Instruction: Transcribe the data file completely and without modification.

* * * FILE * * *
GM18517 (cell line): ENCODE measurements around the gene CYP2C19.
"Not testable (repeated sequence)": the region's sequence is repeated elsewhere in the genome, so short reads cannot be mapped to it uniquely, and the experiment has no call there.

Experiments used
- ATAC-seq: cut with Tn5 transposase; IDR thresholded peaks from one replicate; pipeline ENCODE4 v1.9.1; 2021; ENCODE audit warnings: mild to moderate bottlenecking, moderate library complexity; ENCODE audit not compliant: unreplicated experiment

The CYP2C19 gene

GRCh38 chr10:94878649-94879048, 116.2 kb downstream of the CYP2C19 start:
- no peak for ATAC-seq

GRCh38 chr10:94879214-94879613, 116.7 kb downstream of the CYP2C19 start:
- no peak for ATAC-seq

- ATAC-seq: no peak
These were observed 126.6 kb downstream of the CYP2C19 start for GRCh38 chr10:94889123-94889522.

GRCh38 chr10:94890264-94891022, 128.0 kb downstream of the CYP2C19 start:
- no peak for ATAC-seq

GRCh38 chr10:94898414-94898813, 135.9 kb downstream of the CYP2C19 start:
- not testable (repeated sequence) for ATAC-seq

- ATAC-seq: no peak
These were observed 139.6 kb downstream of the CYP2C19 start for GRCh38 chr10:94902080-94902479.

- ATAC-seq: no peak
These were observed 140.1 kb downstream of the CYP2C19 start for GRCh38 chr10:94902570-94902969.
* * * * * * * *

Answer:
GM18517 (cell line): ENCODE measurements around the gene CYP2C19.
"Not testable (repeated sequence)": the region's sequence is repeated elsewhere in the genome, so short reads cannot be mapped to it uniquely, and the experiment has no call there.

Experiments used
- ATAC-seq: cut with Tn5 transposase; IDR thresholded peaks from one replicate; pipeline ENCODE4 v1.9.1; 2021; ENCODE audit warnings: mild to moderate bottlenecking, moderate library complexity; ENCODE audit not compliant: unreplicated experiment

The CYP2C19 gene

GRCh38 chr10:94878649-94879048, 116.2 kb downstream of the CYP2C19 start:
- no peak for ATAC-seq

GRCh38 chr10:94879214-94879613, 116.7 kb downstream of the CYP2C19 start:
- no peak for ATAC-seq

- ATAC-seq: no peak
These were observed 126.6 kb downstream of the CYP2C19 start for GRCh38 chr10:94889123-94889522.

GRCh38 chr10:94890264-94891022, 128.0 kb downstream of the CYP2C19 start:
- no peak for ATAC-seq

GRCh38 chr10:94898414-94898813, 135.9 kb downstream of the CYP2C19 start:
- not testable (repeated sequence) for ATAC-seq

- ATAC-seq: no peak
These were observed 139.6 kb downstream of the CYP2C19 start for GRCh38 chr10:94902080-94902479.

- ATAC-seq: no peak
These were observed 140.1 kb downstream of the CYP2C19 start for GRCh38 chr10:94902570-94902969.